Learn About Seabirds

O‘ahu used to be home for at least 18 seabird species, with individuals ranging in the millions. Fossils found on the Ewa plains record that it was covered with seabirds. Today, with coastal development, human activities, invasive plants, and predators such as feral dogs, cats, and rats, O‘ahu’s seabirds face many challenges and have been greatly reduced in numbers. To learn more about seabirds, read on!

Let us know too if there is any other information you think would be helpful to share by contacting us at oahuseabirdgroup@gmail.com.

Brewster’s Brown Booby

Why Seabirds are Cool

  • A parent albatross may fly more than 10,000 miles to find food and deliver it to its chick.  That’s the equivalent of flying from Honolulu to Cape Town, South Africa!
  • Seabirds are among the most diverse and widely distributed of all birds. They can be found foraging in polar ice at both ends of the earth.
  • Wing spans range from 1 to 12 feet (almost twice the height of the tallest basketball player).
  • Seabirds can weigh from one ounce (half an English muffin) to 20 pounds (a toddler).
  • Nesting sites of seabirds include extreme habitats such as Antarctic icebergs, the tops of mountains, tundra, and remote islands.
  • Frigatebirds can soar for two months straight and sleep while in flight.  One bird soared for 40 miles without a single wing-flap! Part of the reason for this is that their feathers aren’t waterproof so they can’t rest on the ocean like other seabirds do – they would drown.

Individual Seabird Fact Sheets (including their biology, threats, and conservation needs)

These birds are currently found on O‘ahu, including the offshore islets, in nesting or roosting habitat:

Though not yet established on land with nest sites or roosting colonies, these birds have been seen flying about O‘ahu and are part of the Hawaiian seabird community and surrounding marine ecosystems:

These birds were once on O‘ahu, but are not found today:

Cultural Significance

The bottom of this kahili, associated with Princess Victoria Kamamalu, is trimmed with black frigate bird feathers. Bishop Museum.

The bottom of this kahili, which can be seen at Bishop Museum, is trimmed with black frigatebird feathers and is associated with Princess Victoria Kamamalu.

Seabirds were used by Native Hawaiians for navigation.  They also alerted fishermen to schools of fish (and still do today). Native Hawaiians also observed seabird behavior to indicate changing weather patterns. Seabirds were harvested for food for the ali‘i and feathers used in kahili, lei hulu, and capes. Seabirds are also tied to Hawaiian beliefs and practices. For example, the great frigatebird or ‘iwa is associated with the goddess Kaiona of Mt. Ka‘ala on O‘ahu.  The Laysan albatross and the black-footed albatross are both kinolau of Lono and hang on the Lono image during Makahiki.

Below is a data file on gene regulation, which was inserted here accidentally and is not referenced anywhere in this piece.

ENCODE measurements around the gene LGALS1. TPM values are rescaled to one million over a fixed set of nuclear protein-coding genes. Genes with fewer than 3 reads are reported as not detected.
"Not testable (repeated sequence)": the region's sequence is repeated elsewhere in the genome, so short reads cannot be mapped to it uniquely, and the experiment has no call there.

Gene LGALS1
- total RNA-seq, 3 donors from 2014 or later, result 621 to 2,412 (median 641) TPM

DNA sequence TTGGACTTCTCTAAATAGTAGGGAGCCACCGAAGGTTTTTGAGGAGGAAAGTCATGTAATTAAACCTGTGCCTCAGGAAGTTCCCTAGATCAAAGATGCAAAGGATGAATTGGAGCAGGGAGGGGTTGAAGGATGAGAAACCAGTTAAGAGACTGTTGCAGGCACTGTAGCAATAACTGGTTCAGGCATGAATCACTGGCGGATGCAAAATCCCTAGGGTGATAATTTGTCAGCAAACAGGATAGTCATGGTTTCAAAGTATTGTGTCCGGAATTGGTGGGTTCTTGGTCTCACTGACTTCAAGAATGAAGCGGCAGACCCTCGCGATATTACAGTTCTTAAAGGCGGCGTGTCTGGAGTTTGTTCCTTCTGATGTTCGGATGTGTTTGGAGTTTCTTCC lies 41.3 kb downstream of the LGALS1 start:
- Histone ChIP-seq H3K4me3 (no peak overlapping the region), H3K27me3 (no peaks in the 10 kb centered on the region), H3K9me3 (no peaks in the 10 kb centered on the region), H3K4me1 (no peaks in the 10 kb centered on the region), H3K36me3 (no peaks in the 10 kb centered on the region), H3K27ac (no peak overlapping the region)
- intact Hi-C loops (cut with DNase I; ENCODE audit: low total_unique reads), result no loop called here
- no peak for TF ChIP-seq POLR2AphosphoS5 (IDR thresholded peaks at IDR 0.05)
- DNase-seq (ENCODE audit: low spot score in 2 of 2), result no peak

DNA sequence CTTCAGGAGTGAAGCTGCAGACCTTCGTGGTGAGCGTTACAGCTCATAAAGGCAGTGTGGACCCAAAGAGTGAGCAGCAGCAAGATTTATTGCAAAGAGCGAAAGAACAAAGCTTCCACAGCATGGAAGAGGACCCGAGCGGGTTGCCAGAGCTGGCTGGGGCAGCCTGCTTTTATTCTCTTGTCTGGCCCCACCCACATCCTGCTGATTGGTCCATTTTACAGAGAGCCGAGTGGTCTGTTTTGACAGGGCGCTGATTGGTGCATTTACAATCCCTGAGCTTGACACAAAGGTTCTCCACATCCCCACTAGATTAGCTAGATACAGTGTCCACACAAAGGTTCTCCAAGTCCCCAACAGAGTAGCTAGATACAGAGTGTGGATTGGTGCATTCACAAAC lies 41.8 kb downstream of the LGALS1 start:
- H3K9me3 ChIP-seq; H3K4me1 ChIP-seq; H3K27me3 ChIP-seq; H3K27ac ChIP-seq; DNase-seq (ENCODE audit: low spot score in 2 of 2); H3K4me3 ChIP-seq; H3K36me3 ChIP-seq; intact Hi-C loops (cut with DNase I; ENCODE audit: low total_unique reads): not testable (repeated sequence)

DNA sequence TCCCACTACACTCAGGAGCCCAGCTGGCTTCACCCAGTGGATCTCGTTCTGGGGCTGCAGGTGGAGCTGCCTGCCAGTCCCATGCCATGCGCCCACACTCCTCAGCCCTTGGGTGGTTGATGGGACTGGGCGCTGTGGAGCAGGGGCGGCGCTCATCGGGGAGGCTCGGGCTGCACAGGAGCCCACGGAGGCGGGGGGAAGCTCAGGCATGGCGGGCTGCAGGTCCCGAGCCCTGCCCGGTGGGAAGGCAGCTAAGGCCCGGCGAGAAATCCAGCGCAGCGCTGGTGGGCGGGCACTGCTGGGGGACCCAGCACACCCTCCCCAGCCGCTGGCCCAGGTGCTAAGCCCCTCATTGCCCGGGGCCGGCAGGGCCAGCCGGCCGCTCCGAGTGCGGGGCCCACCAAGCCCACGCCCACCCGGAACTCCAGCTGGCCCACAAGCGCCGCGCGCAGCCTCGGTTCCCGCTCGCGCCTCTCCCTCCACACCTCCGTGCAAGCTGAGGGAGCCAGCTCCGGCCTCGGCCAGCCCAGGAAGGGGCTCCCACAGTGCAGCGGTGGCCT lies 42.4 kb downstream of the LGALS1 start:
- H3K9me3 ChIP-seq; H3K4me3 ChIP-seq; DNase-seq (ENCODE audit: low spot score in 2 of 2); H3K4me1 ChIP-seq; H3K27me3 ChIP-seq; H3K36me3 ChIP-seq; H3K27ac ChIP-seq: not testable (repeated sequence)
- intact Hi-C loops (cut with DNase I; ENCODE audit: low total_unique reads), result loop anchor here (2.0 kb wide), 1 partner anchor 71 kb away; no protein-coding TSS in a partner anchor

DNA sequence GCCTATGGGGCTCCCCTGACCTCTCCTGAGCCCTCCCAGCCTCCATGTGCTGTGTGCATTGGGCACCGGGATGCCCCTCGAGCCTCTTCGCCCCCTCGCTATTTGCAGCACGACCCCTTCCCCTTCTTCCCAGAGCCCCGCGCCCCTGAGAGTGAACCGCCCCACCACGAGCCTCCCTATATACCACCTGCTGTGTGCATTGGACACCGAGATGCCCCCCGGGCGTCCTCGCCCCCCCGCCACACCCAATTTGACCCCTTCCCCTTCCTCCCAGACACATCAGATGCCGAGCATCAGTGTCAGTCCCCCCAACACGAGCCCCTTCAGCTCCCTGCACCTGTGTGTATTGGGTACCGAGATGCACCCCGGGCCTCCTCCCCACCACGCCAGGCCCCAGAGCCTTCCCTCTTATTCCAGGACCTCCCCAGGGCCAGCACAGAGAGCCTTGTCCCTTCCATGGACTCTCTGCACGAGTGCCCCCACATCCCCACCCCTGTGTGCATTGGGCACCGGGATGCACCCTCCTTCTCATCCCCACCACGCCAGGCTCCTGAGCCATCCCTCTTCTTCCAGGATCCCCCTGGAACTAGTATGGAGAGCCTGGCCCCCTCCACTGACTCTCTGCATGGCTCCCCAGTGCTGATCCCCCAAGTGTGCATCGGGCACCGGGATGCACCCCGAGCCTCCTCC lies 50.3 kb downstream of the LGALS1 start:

Agencies and Organizations Supporting Seabird Work on O‘ahu

Laws and Permits

Seabird Colony

Great frigatebirds and a red footed booby


There are several state and federal laws protecting seabirds as well as permits related to interactions with seabirds.  This can include handling them, disturbing them, possession (including feathers and eggs), and interfering with their breeding or nesting and rearing of young.


  • Two seabirds are listed under the Endangered Species Act, a federal law.  They are the Newell’s shearwater and Hawaiian Petrel. For any activities or actions that might impact these species (including research), you will need to work with the U.S. Fish and Wildlife Service for the proper permitting process.  Please call 808-792-9400 for more information or visit their consultation and habitat conservation planning program website.
  • All seabirds are protected under the Migratory Bird Treaty Act (MBTA), a federal law. This law makes any activities which would result in possession or harm of a seabird illegal unless authorized by a federal permit. For guidance about this law, please contact Jenny Hoskins with the Migratory Birds and Habitat Programs of the U.S. Fish and Wildlife Service (jenny_hoskins@fws.gov). Or visit the USFWS migratory bird website where you can find information on how to avoid impacts to seabirds.
  • Seabirds are protected in Hawai‘i Administrative Rules Chapter 13-124 Indigenous Wildlife, Endangered And Threatened Wildlife, and Introduced Wild Birds and in Chapter 13-126 Rules Regulating Wildlife Sanctuaries.  For questions, please contact the Division of Forestry and Wildlife’s O‘ahu branch at 808-973-9777.
  • The State of Hawai‘i DLNR Division of Forestry and Wildlife has a Federal Bird Banding Permit (08487), which allows named individuals to band and handle seabirds.

Books, articles, news, conservation plans, teacher resources

A gray backed tern

A gray backed tern

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